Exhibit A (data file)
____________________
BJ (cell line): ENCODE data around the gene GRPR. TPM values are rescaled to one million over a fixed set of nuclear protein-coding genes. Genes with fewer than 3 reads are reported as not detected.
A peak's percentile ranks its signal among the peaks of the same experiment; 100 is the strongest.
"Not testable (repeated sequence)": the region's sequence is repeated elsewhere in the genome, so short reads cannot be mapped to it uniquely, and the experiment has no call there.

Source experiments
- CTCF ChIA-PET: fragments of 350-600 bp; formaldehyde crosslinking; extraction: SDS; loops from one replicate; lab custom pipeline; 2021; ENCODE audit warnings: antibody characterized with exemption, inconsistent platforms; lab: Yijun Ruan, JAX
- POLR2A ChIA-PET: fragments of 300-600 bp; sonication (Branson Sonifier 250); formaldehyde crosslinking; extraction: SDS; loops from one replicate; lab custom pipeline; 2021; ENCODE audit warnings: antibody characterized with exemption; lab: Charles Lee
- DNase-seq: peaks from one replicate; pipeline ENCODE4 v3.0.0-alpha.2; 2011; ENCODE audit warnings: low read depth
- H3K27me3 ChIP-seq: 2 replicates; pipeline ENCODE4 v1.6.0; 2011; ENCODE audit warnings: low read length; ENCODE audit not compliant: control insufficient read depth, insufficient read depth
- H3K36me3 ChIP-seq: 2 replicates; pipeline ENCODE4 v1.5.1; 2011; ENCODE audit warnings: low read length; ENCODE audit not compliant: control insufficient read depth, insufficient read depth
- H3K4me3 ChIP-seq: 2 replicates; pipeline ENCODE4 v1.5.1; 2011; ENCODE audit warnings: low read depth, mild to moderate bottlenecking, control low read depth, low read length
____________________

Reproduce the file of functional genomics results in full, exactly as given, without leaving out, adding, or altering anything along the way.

BJ (cell line): ENCODE data around the gene GRPR. TPM values are rescaled to one million over a fixed set of nuclear protein-coding genes. Genes with fewer than 3 reads are reported as not detected.
A peak's percentile ranks its signal among the peaks of the same experiment; 100 is the strongest.
"Not testable (repeated sequence)": the region's sequence is repeated elsewhere in the genome, so short reads cannot be mapped to it uniquely, and the experiment has no call there.

Source experiments
- CTCF ChIA-PET: fragments of 350-600 bp; formaldehyde crosslinking; extraction: SDS; loops from one replicate; lab custom pipeline; 2021; ENCODE audit warnings: antibody characterized with exemption, inconsistent platforms; lab: Yijun Ruan, JAX
- POLR2A ChIA-PET: fragments of 300-600 bp; sonication (Branson Sonifier 250); formaldehyde crosslinking; extraction: SDS; loops from one replicate; lab custom pipeline; 2021; ENCODE audit warnings: antibody characterized with exemption; lab: Charles Lee
- DNase-seq: peaks from one replicate; pipeline ENCODE4 v3.0.0-alpha.2; 2011; ENCODE audit warnings: low read depth
- H3K27me3 ChIP-seq: 2 replicates; pipeline ENCODE4 v1.6.0; 2011; ENCODE audit warnings: low read length; ENCODE audit not compliant: control insufficient read depth, insufficient read depth
- H3K36me3 ChIP-seq: 2 replicates; pipeline ENCODE4 v1.5.1; 2011; ENCODE audit warnings: low read length; ENCODE audit not compliant: control insufficient read depth, insufficient read depth
- H3K4me3 ChIP-seq: 2 replicates; pipeline ENCODE4 v1.5.1; 2011; ENCODE audit warnings: low read depth, mild to moderate bottlenecking, control low read depth, low read length